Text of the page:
While I don’t get a lot of Convertable cars here in Utah, Reflections Detailing usually get them when they are in dire need of some care. I recently had a buddy call me up and needed some scratch removal done on his Z4 BMW, and general “get her shiny and clean” type detail. When the car showed up I could see the Fabric rag top needed some love also, and this was confirmed in the wash process too. I figured this is the best time of the year to clean and reprotect your fabric convertible car, I decided to make an article out how to do this. I love RaggTopp, as its the approved cleaner and protectant for a vast majority of the rag top makers in the world.
First things first, find some shade and wash up the car. During the process assess the canvas rag top and see how is cleans up, and secondly check for stains. This top was free of any stains but it oozed dirt, so I continued to flood and brush the canvas till it rinsed clear and clean. I would also take a towel and use it to get into the area between the canvas and the body panel. This is a hard area to get to on some tops and it holds a lot of debris run off.
Next in the process is to use the dedicated cleaner and spray that on to help release the dirt and prep the surface for the protection. Yes, I’ve tried other “degreasers” out there for cleaning tops, but I have found that IF I follow up with the RaggTopp Protectant, their pre-cleaner likely allows the protection to have greater durability. I did an informal test a few years ago with a degreaser and RaggTopp Convertible Top Cleaner, then used the protection spray over both areas. The area with the degreaser didn’t hold up as long as the other. Not knowing the chemistry of the products I attributed the cleaner to leaving a property behind that interfered with the protection product. I like the Tuff Shine Brush as it’s flexible and yet stiff enough to agitate the surface.
I allowed the product to dwell as long as I could (in the shade) before rinsing well with water. Once was assured the fabric was rinsed well, I moved the car into the sun to help dry out the fabric. You will want is SUPER dry before you spray on the protection. After the cleaning steps, I noticed the fabric was darker in color too.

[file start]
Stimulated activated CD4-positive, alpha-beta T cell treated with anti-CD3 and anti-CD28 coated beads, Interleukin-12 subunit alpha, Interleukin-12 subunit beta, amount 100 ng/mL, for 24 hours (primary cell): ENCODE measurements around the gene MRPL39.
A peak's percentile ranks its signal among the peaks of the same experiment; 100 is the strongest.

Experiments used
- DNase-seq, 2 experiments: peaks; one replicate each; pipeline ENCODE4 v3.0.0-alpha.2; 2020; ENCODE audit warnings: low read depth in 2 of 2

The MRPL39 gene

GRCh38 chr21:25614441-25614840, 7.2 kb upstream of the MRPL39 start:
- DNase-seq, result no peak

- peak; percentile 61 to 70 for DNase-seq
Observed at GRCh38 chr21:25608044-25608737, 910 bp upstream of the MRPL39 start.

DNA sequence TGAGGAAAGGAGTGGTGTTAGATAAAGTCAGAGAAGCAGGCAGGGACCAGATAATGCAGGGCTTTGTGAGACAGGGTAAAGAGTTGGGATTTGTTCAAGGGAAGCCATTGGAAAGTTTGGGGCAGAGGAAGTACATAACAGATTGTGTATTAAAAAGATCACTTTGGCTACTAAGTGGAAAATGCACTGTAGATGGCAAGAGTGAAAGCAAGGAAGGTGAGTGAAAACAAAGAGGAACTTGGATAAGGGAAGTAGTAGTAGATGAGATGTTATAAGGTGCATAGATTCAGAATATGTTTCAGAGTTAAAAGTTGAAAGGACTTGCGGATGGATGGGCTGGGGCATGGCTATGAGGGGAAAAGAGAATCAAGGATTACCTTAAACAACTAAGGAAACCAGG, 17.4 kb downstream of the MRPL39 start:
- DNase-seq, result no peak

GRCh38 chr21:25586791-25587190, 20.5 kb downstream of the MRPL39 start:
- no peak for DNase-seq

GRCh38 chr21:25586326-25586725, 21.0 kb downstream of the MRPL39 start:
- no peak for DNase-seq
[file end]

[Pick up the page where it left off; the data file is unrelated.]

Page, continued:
After a few hours of drying in the sun, I move the car into the shop to cool down. I had to pick off some debris that landed on the fabric. I would suggest you not pick a day when the pollen is flying! Once the fabric was cooled, it was time to mask off any areas of the car you wouldn’t want overspray onto (there is usually limited amounts). I also did the rag top before any polishing, so if I did get some overspray it would be easier to remove and not mess up my finish. I would suggest you cover the fabric top (after its fully dried again) with plastic during the polishing phase. This is an aerosol and has a pretty wide pattern IMO, so I tend to spray it closer to the fabric than the directions call for. Overlap your spray pattern and also go side to side, get maximum coverage! I work it into the fabric while wearing gloves as well, to get down into the fibers on the first coat. My second coat I work it in again and allow to dry for a period of time. Whatever is my final coat I just spray that coat on and allow it to dry. You will notice the fabric darkens some. I then gave it one more sun drying session, and make sure it’s dry before you cover it with plastic for the polishing phase of the job. Give the protection as many hours as possible before you get it wet again. Once the protection is set, I usually only need soap and water to clean it, and most times its just water.
Easy peasy and now is the time to get this job done!